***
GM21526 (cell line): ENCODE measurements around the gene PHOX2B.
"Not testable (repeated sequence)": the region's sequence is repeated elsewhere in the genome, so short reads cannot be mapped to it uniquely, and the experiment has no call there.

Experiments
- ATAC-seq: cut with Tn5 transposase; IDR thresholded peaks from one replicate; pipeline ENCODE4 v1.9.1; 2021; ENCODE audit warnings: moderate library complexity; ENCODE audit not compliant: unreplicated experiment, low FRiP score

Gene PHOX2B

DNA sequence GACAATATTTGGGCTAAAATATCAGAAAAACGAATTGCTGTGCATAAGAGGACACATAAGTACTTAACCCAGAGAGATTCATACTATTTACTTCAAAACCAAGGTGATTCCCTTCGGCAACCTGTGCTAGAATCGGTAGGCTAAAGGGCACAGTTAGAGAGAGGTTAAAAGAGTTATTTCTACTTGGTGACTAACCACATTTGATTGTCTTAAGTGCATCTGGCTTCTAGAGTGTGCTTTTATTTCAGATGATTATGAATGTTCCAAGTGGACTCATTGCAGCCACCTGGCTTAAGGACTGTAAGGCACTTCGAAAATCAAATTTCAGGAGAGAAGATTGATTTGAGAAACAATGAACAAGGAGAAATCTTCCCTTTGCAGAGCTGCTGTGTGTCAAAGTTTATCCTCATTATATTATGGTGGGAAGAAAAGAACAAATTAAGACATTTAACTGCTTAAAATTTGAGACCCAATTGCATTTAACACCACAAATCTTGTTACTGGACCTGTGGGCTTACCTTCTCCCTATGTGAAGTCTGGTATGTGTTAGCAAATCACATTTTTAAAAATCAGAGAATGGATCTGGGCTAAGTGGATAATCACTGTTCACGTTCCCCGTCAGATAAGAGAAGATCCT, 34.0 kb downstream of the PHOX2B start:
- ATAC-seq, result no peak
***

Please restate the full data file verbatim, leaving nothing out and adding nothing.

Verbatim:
GM21526 (cell line): ENCODE measurements around the gene PHOX2B.
"Not testable (repeated sequence)": the region's sequence is repeated elsewhere in the genome, so short reads cannot be mapped to it uniquely, and the experiment has no call there.

Experiments
- ATAC-seq: cut with Tn5 transposase; IDR thresholded peaks from one replicate; pipeline ENCODE4 v1.9.1; 2021; ENCODE audit warnings: moderate library complexity; ENCODE audit not compliant: unreplicated experiment, low FRiP score

Gene PHOX2B

DNA sequence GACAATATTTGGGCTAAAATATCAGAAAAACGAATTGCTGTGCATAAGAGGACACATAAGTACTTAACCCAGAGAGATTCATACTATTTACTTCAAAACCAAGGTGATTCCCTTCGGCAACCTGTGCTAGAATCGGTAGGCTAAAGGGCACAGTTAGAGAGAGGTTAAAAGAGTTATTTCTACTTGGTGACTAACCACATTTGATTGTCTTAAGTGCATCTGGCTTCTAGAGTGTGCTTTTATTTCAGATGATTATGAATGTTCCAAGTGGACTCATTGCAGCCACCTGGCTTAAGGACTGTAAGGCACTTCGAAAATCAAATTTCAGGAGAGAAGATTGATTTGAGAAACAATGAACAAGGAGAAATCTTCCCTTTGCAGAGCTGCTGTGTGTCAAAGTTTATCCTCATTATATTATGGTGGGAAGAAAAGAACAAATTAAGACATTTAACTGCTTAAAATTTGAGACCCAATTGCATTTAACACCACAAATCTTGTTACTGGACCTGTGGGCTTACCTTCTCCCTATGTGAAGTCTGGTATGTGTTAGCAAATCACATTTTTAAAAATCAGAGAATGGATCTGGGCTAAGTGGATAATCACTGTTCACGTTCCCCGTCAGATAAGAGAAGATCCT, 34.0 kb downstream of the PHOX2B start:
- ATAC-seq, result no peak